Open access

Money Laundering Among Globalized World

Written By

Hitesh Patel and Bharat S. Thakkar

Submitted: 20 December 2011 Published: 22 August 2012

DOI: 10.5772/49946

From the Edited Volume

Globalization - Approaches to Diversity

Edited by Hector Cuadra-Montiel

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1. Introduction

In 21st century, economy is largely governed by advances made in information and communication technologies (ICT). Such technological advances make it easier to invest into developing countries. Developing countries’ economies are growing at faster pace. Developed economies as well as developing economies continue to face challenges that come with economical advancements such as regulation of money flow, financial crimes, and abuse of financial systems. Among these challenges include crimes related to the information economy which is seen as an increasing source of concern within the international financial community. The proceeds from these crimes are bundled to give it a legal appearance and this process is known as "Money Laundering". Whenever a criminal activity generates substantial profits, individuals must find ways to hide, control, and legalize the funds without grabbing any attention from legal authorities. Failing to do so, their criminal activity will be transparent. During the process of legalizing the funds, they must ensure that their criminal activity is untraceable and all connections of funds to criminal activity must be removed. Money laundering is a sort of criminal activity trying to conceal the illegality of proceeds of crime by disguising them as lawful earning. In practice, criminals are trying to disguise the origins of money obtained through illegal activities so it looks like it was obtained from legal source. This would further make the same money usable, transferable, and negotiable. This is a common activity happening in almost all developing and developed countries where money that looks like usable can be re-used easily.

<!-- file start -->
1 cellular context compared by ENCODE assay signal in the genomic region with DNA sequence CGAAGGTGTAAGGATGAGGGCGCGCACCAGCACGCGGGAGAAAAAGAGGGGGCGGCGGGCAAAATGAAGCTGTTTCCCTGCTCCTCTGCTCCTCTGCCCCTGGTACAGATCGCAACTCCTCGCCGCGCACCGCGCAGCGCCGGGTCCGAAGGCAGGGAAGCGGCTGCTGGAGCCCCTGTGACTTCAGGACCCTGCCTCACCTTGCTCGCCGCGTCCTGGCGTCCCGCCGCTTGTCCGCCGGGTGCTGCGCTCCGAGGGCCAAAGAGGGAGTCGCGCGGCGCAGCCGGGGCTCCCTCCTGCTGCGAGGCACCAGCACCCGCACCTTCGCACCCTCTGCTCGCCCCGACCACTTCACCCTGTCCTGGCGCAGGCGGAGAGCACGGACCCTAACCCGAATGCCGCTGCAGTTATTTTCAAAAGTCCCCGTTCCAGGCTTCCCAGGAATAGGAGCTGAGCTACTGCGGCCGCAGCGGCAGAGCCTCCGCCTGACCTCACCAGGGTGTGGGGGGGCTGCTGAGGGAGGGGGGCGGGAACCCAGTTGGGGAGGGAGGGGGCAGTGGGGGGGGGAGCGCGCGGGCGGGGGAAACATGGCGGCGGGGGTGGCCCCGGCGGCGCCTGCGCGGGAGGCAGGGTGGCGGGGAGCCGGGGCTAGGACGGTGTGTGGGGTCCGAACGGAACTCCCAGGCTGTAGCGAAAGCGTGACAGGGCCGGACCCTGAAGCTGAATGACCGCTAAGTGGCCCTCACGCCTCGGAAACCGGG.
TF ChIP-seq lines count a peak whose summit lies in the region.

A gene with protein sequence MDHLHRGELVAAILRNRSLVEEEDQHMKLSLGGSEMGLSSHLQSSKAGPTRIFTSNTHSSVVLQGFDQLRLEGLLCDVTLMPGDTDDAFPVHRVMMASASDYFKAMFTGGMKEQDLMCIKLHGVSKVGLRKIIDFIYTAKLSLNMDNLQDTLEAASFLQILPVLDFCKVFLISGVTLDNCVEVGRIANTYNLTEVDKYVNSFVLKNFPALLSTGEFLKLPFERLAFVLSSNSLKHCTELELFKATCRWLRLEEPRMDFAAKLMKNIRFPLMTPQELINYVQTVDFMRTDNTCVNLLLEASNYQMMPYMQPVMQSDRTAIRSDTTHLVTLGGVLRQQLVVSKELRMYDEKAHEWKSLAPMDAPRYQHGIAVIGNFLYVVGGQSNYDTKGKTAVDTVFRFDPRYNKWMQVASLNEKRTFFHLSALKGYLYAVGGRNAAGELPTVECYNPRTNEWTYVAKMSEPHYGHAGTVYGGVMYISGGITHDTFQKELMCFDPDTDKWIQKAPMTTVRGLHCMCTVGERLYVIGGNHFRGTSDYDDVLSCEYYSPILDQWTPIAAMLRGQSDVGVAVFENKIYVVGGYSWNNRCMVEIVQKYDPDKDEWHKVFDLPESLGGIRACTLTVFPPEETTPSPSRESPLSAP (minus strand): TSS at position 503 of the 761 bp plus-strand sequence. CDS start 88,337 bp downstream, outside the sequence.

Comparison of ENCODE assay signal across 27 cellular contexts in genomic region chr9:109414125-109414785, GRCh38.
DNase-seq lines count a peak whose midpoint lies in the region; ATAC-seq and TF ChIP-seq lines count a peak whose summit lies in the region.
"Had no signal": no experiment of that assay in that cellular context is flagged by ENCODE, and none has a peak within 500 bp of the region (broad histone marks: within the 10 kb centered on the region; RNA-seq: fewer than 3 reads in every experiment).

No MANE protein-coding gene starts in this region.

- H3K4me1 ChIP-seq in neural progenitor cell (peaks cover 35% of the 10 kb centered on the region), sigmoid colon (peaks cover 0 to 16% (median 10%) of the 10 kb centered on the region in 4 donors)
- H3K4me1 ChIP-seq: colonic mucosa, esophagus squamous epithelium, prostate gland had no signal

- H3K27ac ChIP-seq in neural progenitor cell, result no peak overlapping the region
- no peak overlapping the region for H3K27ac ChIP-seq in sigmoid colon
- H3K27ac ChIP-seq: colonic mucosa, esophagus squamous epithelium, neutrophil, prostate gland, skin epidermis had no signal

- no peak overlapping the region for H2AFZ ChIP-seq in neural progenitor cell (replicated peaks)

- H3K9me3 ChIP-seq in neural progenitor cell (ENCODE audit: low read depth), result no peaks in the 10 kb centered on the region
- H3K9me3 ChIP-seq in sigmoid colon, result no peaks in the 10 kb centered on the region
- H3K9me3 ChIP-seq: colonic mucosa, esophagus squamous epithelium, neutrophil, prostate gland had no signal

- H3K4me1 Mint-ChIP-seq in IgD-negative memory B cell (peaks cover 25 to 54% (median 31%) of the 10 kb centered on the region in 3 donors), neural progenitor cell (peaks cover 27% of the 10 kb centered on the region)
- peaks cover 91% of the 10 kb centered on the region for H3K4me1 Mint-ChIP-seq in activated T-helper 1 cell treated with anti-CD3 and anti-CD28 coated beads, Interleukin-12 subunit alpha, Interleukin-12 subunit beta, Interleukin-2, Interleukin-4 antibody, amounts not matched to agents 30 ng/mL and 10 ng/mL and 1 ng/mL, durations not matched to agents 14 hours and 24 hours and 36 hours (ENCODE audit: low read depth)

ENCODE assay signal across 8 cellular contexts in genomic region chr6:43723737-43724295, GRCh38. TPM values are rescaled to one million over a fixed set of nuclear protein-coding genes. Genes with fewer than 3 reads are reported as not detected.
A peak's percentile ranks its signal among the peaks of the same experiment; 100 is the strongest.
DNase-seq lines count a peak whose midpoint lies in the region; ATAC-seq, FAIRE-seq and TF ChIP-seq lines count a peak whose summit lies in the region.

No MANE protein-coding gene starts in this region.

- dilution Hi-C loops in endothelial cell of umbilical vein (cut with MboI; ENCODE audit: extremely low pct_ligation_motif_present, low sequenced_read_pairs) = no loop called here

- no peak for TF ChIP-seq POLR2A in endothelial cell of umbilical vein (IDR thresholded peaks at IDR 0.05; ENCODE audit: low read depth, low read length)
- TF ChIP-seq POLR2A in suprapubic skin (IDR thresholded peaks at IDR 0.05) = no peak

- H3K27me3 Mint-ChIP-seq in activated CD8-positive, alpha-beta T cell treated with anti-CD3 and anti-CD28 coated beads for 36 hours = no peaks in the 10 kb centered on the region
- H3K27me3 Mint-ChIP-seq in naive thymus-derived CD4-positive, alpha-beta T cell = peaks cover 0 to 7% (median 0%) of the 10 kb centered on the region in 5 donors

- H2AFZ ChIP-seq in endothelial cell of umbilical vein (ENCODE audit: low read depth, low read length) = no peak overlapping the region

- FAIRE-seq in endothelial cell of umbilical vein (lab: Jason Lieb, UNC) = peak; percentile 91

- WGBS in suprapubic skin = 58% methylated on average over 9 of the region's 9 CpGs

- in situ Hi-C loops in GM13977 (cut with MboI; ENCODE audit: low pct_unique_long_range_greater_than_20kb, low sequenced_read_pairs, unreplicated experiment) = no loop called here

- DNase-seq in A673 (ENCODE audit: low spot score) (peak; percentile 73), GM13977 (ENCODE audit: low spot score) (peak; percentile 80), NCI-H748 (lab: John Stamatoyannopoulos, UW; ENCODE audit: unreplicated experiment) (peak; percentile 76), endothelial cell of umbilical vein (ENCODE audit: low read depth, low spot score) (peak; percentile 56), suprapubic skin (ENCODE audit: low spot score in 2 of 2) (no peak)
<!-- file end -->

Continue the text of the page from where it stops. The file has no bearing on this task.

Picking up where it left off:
As crimes are occurring in each and every part of the world, money laundering initiates from each and every part of the world. Each scheme involving money laundering involves transferring money through various channels, using number of ways, and via multiple financial transactions to satisfy the primary goal of obscuring the origin of money and thereby making criminal activity hidden. Otherwise, money is unusable because it would connect criminal to criminal activity and it would be easy for law-enforcement to seize. The origin of money is always some sort of illegal activity and that activity is subject to criminal action, hence it is important to hide the money. While hidden money is useless, attempts are made to unhide the money by attempt to make the money untraceable.

Money launders have only one goal in mind: to transform illegally obtained money into legitimate funds without exposing underlying criminal activity and make money usable towards further criminal activity. In today’s world, majority of laundered money account for money coming from sale of illegal narcotics. Those who commit the underlying criminal activity may attempt to launder the money themselves, but increasingly a new class of criminals provides laundering services to organized crime. This new class consists of lawyers, bankers, and accountants. Criminals want their illegal funds laundered because they can then move their money through society freely, without fear that the funds will be traced to their criminal deeds. In addition, successful attempt of laundering prevents the funds from being confiscated by the authorities and in result criminal hides crime.